The Guinness World Record for the longest of long table dinners is 1.286 kilometres.
The record was set in August of 2014 in Finland where the long table dinner was measured with three decimal precision to eek out Spain’s record of 1.258 kilometres. This record has toppled more than once in the last few years proving that long table dinners are “a thing”. But are they truly a new phenomenon or are they an exaggeration of an age old tradition?
This post will look at this trend in dining and the list of long tables setting up for an exciting season of outdoor dining in Alberta this year. Check out a holiday menu inspired by this phenomenon here.
Historically long table dinners were held by royalty to hold court, entertain visiting dignitaries and to reward soldiers and celebrate victories. For a young country, Canada has a long history of long table celebrations. We were having them even before we became a country.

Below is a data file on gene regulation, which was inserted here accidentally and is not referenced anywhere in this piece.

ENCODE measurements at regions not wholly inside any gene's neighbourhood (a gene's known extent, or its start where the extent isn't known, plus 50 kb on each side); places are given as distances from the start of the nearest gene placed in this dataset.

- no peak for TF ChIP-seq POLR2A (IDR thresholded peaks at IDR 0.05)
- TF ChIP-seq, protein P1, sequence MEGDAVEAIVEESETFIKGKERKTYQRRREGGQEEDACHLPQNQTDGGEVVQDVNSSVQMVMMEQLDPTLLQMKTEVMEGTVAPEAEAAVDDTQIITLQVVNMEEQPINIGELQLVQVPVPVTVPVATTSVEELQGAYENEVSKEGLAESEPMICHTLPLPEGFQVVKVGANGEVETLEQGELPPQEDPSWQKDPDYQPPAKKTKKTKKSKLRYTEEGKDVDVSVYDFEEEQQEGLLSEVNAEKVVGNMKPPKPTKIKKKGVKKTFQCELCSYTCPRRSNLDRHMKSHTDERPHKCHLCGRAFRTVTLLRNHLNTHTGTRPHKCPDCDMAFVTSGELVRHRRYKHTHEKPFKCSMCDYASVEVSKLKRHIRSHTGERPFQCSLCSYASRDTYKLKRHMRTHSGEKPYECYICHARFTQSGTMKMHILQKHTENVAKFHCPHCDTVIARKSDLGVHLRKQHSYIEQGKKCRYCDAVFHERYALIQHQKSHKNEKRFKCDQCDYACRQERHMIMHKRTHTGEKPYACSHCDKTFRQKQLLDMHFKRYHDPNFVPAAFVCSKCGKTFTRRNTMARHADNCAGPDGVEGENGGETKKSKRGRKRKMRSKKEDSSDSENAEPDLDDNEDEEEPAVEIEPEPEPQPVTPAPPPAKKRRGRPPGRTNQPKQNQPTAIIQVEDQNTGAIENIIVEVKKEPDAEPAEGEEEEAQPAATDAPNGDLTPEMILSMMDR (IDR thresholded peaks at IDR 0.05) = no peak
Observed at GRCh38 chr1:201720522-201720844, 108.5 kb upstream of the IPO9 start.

Early French explorer, Samuel de Champlain spent the winter of 1604 on Ste. Croix Island near the town of St. Andrews, New Brunswick. He watched many of his men die of scurvy and many others suffer from mental anguish and loss of hope. He moved his encampment across the Bay of Fundy to what is now Port Royal, Nova Scotia and befriended the Mi’Kmaq First Nations people who taught these early European settlers what they could forage from the bounty nature provided and how to survive the harsh Canadian winter.
Champlain created The Order of Good Cheer to use food and camaraderie as a strategy to help his community thrive – and not just barely survive – the winter of 1606. Feasts with lively entertainment kept everyone’s morale up.
The province of Nova Scotia still honours outstanding hospitality people the medal of The Order of Good Cheer. Slow Food Nova Scotia says it’s purpose is to honour what Champlain started – the first Gastronomic Society in North America – by helping others experience, “the taste of local food in a social and convivial atmosphere through excursions to farms, special dinners, tastings and public projects”. Between Champlain and the emergence of the Slow Food International movement in the late 1980s churches and service clubs were the organizers of long table dinners and community gatherings.